It was in 1817, while Napoleon was still a captive at St. Helena, that Hortense, exiled from France by the decision of the allied Powers, came to this quiet resting-place, hoping to end her troubled life with a few years of such tranquil happiness, as it had not yet been her fortune to enjoy. Here, in her exile, that devoted mother welcomed as guests the famous men, who, during the first empire, had filled the world with their renown; and they, in turn, in this comparatively humble home of the ex-Queen of Holland, loved to recall the triumphs of their Emperor, and tell the stories of his wonderful campaigns. This chateau, therefore, was a school for Louis Napoleon's ambition; and since it was from this, his mother's residence, that he went forth to become President of the French Republic, and finally the acknowledged sovereign of France, Arenenberg may be regarded as the starting-point of that astonishing political cycle, in which Napoleon the Little strove to imitate Napoleon the Great.

The Chateau Of Arenenberg

The Chateau Of Arenenberg.

The Boudoir Of Hortense

The Boudoir Of Hortense.

One summer, several years ago, I visited this mansion of Napoleonic memories, and was admitted to what had been the boudoir of Queen Hortense. It seemed as if she still must be residing here, for everything recalled her presence. Her portrait hung upon the wall; the writing-desk she used stood in its accustomed place; and near it was the harp her skillful hands had often waked to melody. The musical accomplishments of Hortense were remarkable, and it was she who composed the words and music of that celebrated melody which has become one of the national airs of France: Par-taut pour la Syrie.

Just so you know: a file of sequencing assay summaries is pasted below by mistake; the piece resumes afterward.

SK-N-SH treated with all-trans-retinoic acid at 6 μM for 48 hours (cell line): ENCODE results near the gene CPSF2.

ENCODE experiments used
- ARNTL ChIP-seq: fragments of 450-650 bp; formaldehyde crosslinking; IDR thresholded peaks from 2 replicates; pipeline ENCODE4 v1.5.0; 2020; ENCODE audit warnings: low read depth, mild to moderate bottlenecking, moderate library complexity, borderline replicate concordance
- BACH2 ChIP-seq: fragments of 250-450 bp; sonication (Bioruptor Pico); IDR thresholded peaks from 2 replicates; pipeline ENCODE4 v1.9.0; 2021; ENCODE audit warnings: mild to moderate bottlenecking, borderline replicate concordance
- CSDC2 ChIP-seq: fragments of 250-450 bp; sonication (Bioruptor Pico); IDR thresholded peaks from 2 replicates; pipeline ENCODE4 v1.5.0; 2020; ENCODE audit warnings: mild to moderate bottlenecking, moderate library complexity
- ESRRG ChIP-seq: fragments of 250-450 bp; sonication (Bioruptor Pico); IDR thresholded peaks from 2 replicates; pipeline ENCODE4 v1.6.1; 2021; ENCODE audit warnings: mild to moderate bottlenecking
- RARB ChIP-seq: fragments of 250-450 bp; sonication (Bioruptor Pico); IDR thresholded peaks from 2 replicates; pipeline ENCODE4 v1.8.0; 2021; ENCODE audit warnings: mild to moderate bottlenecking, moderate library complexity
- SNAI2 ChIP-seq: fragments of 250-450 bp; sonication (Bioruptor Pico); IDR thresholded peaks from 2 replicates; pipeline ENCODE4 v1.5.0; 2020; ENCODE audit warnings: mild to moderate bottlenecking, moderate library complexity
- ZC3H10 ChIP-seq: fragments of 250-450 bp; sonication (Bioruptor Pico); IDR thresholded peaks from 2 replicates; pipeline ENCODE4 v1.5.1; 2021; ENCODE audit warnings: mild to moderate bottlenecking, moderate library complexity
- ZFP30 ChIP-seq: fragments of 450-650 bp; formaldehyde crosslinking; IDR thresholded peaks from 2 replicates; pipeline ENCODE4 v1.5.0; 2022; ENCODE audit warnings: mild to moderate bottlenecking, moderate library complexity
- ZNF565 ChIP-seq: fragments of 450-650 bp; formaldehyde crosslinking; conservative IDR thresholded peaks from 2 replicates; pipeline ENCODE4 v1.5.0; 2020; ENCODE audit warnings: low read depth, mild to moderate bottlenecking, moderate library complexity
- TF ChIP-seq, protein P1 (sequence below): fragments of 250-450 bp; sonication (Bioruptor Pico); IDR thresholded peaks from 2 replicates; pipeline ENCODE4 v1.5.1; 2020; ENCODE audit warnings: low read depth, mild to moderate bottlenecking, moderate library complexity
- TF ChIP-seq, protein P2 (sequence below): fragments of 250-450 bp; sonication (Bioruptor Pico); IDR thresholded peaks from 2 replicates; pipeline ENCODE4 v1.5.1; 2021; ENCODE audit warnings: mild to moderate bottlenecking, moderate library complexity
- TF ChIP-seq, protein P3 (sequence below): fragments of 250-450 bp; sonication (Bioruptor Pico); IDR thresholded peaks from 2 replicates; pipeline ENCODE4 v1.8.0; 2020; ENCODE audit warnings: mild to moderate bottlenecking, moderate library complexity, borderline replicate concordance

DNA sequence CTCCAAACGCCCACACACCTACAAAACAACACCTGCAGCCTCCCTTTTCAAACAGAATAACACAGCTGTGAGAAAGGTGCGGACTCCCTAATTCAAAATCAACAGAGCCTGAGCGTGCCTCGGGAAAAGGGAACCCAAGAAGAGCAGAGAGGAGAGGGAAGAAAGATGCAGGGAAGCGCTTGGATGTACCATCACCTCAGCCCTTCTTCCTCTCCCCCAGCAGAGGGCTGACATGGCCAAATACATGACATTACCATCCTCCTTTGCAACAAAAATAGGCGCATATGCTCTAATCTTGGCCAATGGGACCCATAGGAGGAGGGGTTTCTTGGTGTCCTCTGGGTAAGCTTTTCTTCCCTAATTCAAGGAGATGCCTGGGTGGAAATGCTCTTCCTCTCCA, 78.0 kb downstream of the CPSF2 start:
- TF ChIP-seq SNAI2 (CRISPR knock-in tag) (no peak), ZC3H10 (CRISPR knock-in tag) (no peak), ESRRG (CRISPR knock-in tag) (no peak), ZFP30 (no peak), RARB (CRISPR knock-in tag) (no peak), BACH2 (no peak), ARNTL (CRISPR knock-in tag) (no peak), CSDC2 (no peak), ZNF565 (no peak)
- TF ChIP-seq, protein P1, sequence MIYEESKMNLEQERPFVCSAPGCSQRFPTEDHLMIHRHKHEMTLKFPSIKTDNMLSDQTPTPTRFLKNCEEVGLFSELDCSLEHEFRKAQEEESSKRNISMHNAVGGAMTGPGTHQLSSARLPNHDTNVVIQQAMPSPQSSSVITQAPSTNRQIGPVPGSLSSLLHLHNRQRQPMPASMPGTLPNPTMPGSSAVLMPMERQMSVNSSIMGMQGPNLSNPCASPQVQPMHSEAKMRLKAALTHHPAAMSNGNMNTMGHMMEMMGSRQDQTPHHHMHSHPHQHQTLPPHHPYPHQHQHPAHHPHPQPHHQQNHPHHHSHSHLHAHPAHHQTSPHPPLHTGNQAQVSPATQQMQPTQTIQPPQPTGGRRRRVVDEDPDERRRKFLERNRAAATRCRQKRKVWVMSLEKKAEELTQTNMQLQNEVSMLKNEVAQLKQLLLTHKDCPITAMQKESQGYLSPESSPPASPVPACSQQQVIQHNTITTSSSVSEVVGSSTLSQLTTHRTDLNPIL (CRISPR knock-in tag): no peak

In a pretty chapel near the chateau is a kneeling marble statue, upon the pedestal of which is the simple inscription, "To Queen Hortense, by her son Napoleon III." There is a look of patient resignation on the sculptured face, well suited to the character of her whom it represents; for her brave and uncomplaining spirit rose above her trials with such heroism as to force admiration of her character even from her enemies. Napoleon frequently exclaimed of her, "Hortense makes me believe in virtue." As a child, she had seen her father die upon the guillotine amid the horrors of the Revolution; a maiden, she had at the command of her mother sacrificed her own affections to a political marriage which had proved one long agony to endure; a mother, she had lost the dearly loved child whom Napoleon intended to make his heir, and whose little life had been the only barrier to the divorce of Josephine; a queen, she had watched the hopes and fortunes of herself and friends go down in ruin with the empire; a daughter, she had seen her mother die broken-hearted at Malmaison, and Napoleon wear out his life in anguish on the barren rock of St. Hel-What wonder, then, that wearied of the past and almost hopeless of the future she often sought relief in prayer?

The Chapel Of Arenenberg

The Chapel Of Arenenberg.

Statue Of Hortense

Statue Of Hortense.